Multifamily Sales Help Bolster Brooklyn’s Investment Market: Report
Brooklyn investment sales are showing an uptick after dropping in recent years, largely due to large multifamily deals in the eastern part of the borough, according to an Ariel Property Advisors report provided first to Commercial Observer.
The report, covering Brooklyn sales in the first half of 2018, shows that dollar volume climbed to $4.3 billion, up 27 percent from $3.4 billion at the same time last year, and up 47 percent from the end of 2017.
“After a lackluster 2017, the multifamily asset class regained its strength this year, and it should continue to be a solid investment as long as the rental market continues to grow,” Sean Kelly, a senior director at Ariel Property Advisors, said in a statement. “While interest rates have risen, they remain historically low and that, along with continued demand, has kept Brooklyn’s multifamily sector competitive.”
The report attributed the turnaround largely to multifamily deals, which accounted for 64 percent of the 526 transactions in the first half of 2018—compared with 59 percent of 570 sales in the second half of last year—especially sizable ones like Starrett City for $900 million and 461 Dean Street for $156 million.
However, the number of sales in other building classes decreased caused by less construction lending activity, overall sluggish commercial sales and lagging land values, as per the report.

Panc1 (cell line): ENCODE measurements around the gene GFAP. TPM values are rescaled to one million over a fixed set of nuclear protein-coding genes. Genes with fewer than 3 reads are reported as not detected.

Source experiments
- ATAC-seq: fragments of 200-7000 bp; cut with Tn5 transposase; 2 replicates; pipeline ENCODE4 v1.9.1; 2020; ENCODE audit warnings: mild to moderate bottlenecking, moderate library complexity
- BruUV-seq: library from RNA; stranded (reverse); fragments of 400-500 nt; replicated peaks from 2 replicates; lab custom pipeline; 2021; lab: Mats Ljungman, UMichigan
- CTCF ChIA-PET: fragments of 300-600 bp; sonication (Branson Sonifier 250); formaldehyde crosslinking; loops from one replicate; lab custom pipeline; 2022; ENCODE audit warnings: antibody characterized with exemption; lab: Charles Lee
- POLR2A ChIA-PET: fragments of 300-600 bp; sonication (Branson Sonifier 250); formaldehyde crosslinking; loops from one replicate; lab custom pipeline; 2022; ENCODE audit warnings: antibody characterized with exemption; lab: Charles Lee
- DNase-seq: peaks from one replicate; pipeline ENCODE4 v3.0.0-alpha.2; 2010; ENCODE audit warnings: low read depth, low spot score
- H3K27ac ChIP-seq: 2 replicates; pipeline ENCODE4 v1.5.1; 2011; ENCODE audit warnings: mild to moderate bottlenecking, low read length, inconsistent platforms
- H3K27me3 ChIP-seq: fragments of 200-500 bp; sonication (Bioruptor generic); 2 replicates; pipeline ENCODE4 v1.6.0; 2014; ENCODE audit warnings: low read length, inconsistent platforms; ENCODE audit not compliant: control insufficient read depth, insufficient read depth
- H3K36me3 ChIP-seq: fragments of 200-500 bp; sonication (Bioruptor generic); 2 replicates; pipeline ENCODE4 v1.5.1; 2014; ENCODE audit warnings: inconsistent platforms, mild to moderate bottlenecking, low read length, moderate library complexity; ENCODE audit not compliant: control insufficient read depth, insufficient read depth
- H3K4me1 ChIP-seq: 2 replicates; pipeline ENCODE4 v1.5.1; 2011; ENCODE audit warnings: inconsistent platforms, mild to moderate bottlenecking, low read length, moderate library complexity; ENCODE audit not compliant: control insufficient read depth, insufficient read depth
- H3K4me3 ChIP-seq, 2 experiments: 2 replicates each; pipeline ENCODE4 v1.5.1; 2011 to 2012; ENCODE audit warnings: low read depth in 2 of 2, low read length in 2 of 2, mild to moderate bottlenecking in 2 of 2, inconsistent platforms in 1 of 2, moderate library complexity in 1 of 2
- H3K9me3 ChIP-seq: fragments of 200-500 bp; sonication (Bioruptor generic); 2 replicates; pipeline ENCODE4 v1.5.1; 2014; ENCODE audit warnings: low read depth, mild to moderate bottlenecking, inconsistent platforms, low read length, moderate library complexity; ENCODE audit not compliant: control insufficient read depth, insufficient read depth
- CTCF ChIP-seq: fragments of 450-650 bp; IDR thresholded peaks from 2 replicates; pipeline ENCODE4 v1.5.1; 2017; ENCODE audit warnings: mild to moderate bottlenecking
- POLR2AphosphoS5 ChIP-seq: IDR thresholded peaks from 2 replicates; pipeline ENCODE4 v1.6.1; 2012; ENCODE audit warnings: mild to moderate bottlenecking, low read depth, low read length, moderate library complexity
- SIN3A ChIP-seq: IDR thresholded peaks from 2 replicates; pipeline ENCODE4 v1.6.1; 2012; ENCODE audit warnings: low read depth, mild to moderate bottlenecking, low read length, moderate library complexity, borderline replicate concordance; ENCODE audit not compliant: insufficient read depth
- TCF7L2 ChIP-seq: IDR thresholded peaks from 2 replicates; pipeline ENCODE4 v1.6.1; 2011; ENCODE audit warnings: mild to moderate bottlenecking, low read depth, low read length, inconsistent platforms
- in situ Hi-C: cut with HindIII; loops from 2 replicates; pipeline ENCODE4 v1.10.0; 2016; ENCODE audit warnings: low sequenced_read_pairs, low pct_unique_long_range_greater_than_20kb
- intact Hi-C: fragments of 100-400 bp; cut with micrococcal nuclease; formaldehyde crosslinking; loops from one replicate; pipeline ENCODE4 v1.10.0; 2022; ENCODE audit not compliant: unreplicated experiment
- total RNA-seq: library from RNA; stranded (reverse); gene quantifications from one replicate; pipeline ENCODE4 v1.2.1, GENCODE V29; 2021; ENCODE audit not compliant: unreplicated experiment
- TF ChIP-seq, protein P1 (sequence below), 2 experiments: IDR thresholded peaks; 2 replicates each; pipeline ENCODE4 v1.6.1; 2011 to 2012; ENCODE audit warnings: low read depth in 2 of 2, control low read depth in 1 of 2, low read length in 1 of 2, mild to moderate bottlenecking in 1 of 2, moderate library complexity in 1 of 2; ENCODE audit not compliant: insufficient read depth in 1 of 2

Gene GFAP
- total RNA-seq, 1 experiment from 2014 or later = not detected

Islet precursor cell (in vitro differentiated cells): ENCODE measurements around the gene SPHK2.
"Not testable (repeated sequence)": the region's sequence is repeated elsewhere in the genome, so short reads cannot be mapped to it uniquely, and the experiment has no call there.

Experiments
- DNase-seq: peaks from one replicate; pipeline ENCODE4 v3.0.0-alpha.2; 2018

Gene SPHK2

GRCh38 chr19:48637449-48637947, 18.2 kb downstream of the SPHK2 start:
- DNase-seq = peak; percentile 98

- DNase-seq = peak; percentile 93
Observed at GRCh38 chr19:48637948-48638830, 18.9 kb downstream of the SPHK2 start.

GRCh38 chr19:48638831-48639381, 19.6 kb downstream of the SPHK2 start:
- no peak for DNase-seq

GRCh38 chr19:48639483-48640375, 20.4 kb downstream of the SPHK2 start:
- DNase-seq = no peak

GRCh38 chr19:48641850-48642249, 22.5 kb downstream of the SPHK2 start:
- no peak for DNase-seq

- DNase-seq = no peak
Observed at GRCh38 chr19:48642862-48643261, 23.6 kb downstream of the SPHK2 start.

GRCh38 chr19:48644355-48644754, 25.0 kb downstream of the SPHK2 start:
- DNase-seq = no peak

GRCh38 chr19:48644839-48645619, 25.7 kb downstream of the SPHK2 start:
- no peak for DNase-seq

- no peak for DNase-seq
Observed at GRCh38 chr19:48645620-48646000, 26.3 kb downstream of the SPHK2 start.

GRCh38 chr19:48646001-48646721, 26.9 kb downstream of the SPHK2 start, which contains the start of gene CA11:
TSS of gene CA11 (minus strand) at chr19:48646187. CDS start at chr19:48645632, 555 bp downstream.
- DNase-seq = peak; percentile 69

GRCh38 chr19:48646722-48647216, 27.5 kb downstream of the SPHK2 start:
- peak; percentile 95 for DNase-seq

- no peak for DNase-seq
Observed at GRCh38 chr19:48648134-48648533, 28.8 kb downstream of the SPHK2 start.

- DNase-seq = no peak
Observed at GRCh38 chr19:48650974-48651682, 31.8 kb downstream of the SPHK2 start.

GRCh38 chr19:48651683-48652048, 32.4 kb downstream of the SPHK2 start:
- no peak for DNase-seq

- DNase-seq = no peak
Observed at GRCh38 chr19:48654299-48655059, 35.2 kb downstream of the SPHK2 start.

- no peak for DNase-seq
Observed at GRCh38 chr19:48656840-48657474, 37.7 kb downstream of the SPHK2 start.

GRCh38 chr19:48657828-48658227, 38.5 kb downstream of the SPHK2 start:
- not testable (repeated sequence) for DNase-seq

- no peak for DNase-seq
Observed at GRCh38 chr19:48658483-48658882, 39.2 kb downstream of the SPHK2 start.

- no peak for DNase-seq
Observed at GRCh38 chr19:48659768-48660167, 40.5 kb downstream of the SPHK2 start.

Compared with the second half of last year, overall transaction volume dipped by 8 percent as the number of properties traded fell by 9 percent, according to the report.
Researchers for Ariel Property Advisors still remain optimistic about the overall Brooklyn market and expect the dollar volume to hold in the second half of 2018 as more institutional investors are paying attention to the borough. For example, Principal Global Investors purchased 461 Dean Street from Forest City Realty Trust this March.
“It’s on pace to be significantly more—from more than that one transaction,” Kelly said, referring to the Starrett City deal. “I think you’ll continue to see demand for multifamily assets, particularly larger assets that attract institutional investments.”
Others said that because the numbers were dominated by huge outlier deals—like Starrett City—it’s not enough to think the market has turned around.
“The market is still slower and there’s less transactional volume that it has been in recent years,” said Timothy King, a managing partner at Brooklyn-based CPEX Real Estate. “The only ones that are trading are demanding top dollar.”
King said that since building owners still think their properties can command prices from 2015’s market high, turnover rates have been at historic lows so far this year.
“There’s always, always a disconnect then what a seller thinks his or her property’s worth and what a buyer thinks,” he said. “We probably have another year or two before sellers start to realize it’s not 2015 anymore and if we want to sell I have to come down to earth.”